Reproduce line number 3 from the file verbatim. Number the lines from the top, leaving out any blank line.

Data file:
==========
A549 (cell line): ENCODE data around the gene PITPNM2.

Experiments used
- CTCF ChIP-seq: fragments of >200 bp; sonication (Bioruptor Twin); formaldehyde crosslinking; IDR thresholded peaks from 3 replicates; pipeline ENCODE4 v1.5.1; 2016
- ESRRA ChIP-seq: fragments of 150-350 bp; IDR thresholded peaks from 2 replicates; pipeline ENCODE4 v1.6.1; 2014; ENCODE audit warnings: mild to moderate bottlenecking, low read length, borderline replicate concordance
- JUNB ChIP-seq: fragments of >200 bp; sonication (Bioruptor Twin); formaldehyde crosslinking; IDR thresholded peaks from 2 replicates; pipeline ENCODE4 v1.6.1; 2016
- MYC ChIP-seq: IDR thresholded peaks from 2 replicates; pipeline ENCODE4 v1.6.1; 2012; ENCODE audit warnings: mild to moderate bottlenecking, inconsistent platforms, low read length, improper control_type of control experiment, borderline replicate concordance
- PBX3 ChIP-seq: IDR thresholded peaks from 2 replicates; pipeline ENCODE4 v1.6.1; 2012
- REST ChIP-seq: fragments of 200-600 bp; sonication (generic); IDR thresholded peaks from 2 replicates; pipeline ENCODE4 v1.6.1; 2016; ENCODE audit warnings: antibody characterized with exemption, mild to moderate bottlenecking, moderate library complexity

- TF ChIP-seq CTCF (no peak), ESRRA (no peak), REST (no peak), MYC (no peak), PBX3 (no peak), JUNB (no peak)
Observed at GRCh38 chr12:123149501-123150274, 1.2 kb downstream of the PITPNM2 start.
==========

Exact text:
- CTCF ChIP-seq: fragments of >200 bp; sonication (Bioruptor Twin); formaldehyde crosslinking; IDR thresholded peaks from 3 replicates; pipeline ENCODE4 v1.5.1; 2016